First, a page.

‘Powder keg’ for 9/11: 1993 trade center bombing remembered
NEW YORK — Lolita Jackson was at her 72nd-floor desk in the World Trade Center, feeling like she worked at the top of the world. Then came the boom, and smoke started curling in from an elevator shaft.
Unsure what was happening, she joined thousands of other office workers on a harrowing trek down dark, smoky stairs, emerging into the scene of a terror attack.
It wasn’t Sept. 11, 2001. This was Feb. 26, 1993, when a deadly bombing killed six people, one of them pregnant, and injured more than 1,000 — becoming a harbinger of terror at the twin towers.
Jackson hopes that Sunday’s 30th anniversary serves as a reminder that even though decades have passed since the seismic acts of terrorism in the United States’ most populous city, no one, anywhere, can say the threat of mass violence is over.
She knows that more personally than most: On 9/11, she had to flee the trade center’s south tower again.
“I’m a living testament that it can happen to you, and it can happen to you twice.”
Victims’ relatives, survivors, dignitaries and others are set to gather at the trade center Sunday for a ceremony that will include the reading of the names of the six people killed in the 1993 bombing, one of whom was pregnant. Anniversary observances also include a Mass Sunday at a church near the trade center and a panel discussion Monday at the 9/11 Memorial Museum.
The noontime explosion, set off in a rented van parked in an underground garage, served notice that Islamic extremists yearned to destroy the trade center’s twin towers. But the public memory of the attack was largely subsumed after 9/11. Even the fountain that memorialized the bombing was crushed on Sept. 11.
But for some survivors and victims’ relatives, the ’93 attack still echoes as a warning that was unheeded, a loss that feels overlooked and a lesson that still needs learning.
“The ’93 World Trade Center bombing was the powder keg for the 9/11 attacks,” said Andrew Colabella, a cousin of bombing victim John DiGiovanni. Colabella feels the earlier attack is largely remembered as “a blip,” rather than a siren, in the history of international terror.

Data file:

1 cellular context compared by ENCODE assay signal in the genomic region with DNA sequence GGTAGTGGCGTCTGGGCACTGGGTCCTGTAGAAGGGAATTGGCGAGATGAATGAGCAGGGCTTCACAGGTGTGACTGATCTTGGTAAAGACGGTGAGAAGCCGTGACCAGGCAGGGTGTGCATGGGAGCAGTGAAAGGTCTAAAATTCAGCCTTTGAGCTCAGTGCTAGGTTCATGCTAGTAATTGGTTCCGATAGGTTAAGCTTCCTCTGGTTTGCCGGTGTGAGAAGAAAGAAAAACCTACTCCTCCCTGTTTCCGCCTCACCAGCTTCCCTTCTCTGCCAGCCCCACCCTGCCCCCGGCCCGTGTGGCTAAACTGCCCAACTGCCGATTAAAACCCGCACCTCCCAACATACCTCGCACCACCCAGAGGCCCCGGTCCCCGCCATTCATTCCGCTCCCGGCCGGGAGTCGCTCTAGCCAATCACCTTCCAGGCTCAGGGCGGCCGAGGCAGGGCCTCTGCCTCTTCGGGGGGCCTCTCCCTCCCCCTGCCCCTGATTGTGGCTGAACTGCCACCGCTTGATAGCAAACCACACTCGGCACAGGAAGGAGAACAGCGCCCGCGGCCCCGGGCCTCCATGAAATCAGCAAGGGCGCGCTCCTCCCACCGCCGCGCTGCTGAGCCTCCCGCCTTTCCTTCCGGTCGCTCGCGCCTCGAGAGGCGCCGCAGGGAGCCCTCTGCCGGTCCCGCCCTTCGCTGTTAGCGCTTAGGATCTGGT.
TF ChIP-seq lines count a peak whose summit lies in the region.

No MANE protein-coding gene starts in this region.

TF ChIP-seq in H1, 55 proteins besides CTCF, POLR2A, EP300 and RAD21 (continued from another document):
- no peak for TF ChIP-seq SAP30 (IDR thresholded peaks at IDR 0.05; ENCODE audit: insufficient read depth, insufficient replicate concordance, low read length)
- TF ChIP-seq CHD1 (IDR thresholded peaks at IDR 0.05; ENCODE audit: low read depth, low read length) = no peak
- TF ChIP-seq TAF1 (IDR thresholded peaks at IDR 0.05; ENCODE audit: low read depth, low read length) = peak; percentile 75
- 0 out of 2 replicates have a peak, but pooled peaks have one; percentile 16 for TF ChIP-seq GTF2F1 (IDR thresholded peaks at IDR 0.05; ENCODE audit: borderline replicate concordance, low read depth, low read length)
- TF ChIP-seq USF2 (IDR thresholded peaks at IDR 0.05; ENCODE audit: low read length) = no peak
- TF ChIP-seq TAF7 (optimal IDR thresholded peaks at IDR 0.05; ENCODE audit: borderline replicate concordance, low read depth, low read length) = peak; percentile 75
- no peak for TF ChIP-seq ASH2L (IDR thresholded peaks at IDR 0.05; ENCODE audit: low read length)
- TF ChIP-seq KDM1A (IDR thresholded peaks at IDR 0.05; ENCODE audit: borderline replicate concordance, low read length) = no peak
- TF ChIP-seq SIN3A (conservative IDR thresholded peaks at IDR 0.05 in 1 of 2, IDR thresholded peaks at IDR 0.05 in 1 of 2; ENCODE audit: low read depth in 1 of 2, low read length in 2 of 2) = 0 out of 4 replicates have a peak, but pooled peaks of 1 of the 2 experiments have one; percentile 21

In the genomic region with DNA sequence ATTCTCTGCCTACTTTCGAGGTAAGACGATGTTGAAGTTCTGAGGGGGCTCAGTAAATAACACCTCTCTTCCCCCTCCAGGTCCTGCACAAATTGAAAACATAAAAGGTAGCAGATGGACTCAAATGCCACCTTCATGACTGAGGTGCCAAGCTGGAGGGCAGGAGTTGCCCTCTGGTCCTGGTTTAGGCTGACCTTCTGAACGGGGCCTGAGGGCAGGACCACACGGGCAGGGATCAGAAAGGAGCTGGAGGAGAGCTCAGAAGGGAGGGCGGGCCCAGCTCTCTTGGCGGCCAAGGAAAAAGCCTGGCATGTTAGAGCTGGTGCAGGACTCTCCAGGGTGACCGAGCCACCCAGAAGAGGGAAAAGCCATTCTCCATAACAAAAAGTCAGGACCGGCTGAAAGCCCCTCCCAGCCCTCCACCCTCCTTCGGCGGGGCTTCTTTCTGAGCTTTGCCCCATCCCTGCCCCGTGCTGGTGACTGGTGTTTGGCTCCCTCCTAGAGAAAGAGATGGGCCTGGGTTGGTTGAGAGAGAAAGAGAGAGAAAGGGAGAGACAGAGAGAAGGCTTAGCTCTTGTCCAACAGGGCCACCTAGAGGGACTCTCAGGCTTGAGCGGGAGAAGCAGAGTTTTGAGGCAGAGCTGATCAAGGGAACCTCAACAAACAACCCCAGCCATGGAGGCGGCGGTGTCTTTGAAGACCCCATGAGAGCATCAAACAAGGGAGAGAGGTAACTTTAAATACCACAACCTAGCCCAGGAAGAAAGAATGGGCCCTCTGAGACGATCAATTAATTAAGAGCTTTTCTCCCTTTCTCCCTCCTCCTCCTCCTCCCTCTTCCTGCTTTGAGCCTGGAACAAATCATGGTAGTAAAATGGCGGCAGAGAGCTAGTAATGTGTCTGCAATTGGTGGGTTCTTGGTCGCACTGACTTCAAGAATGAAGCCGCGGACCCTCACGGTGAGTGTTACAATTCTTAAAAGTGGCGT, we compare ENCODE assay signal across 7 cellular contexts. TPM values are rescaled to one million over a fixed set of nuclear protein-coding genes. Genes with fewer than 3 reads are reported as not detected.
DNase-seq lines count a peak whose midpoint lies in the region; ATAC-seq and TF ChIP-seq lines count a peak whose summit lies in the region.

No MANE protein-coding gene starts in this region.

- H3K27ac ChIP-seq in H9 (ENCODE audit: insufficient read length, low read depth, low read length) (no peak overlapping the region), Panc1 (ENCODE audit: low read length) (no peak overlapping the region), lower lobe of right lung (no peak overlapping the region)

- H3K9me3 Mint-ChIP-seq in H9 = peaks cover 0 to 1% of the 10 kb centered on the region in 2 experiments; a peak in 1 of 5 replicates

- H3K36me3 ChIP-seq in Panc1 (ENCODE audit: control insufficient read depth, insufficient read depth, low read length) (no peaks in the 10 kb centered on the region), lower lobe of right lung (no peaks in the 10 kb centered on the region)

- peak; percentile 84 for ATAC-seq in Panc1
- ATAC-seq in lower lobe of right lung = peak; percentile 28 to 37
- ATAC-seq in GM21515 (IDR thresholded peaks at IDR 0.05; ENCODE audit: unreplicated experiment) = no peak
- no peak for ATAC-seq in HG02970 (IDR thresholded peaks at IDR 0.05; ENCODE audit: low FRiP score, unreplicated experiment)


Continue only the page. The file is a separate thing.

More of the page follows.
“These two historical events that have taken place should be instilled in our hearts and minds, to think united and to be united,” Colabella said. Now a town council member in Westport, Connecticut, he regularly attends ground zero anniversary ceremonies for both the bombing and 9/11, to honor the cousin he lost as a small child but can still picture.
DiGiovanni was at the trade center as a visiting salesperson. His fellow victims all worked in the complex. They were Robert Kirkpatrick, Stephen A. Knapp, William Macko, Wilfredo Mercado and Monica Rodriguez Smith, who was due to start maternity leave the next day.
All six victims’ names are now inscribed on one of the Sept. 11 memorial pools, and the 9/11 museum has their photos and a room devoted to discussing the ’93 explosion.
“Every part of our effort has considered the ’93 bombing as a part of the story that we are telling,” Museum Director Clifford Chanin said.
The explosive was planted by Muslim extremists who sought to punish the U.S. for its Middle East policies, particularly Washington’s support for Israel, according to federal prosecutors.
Six people were convicted and imprisoned, including accused ringleader Ramzi Yousef. A seventh suspect in the bombing remains on the FBI’s most wanted list.
Yousef hoped the bomb would fell the twin towers by making one collapse into the other, according to the FBI. The idea of razing the skyscrapers endured: A message found on another convicted conspirator’s laptop warned that “next time it will be very precise, and the World Trade Center will continue to be one of our targets.”
Yousef’s uncle, Khalid Sheikh Mohammed, would later become the self-proclaimed mastermind of 9/11, when hijacked planes were used as missiles to strike the buildings.
Although the towers endured the ’93 bombing, it knocked out power, backup generators and the public address system. Tens of thousands of people picked their way down the stairs; others were rescued from stalled elevators and the wrecked garage. Some workers kicked out windows for air, a group of 120 kindergarteners were stranded for a time on an observation deck and police helicopters flew to rooftops to pick up two dozen people.
The governmental agency that runs the trade center apologized to the victims’ relatives on the 25th anniversary, saying the complex and the country weren’t prepared for the attack.
After the bombing, the trade center forbade underground parking and installed security cameras and vehicle barriers. Stairwells got battery-powered lights and reflective tape. Office tenants stepped up fire drills and the complex issued worker ID cards for entry.
On Sept. 11, 2001, Jackson was again in her office, by then on the 70th floor. When flames started shooting out of the tower next door, her company ordered an immediate evacuation.
Now she wonders whether what she experienced — twice — seems “like folklore” to people born after both attacks. She warns against complacency.
“You’re just at work getting a cup of coffee,” she said, “and you might have to run for your life.”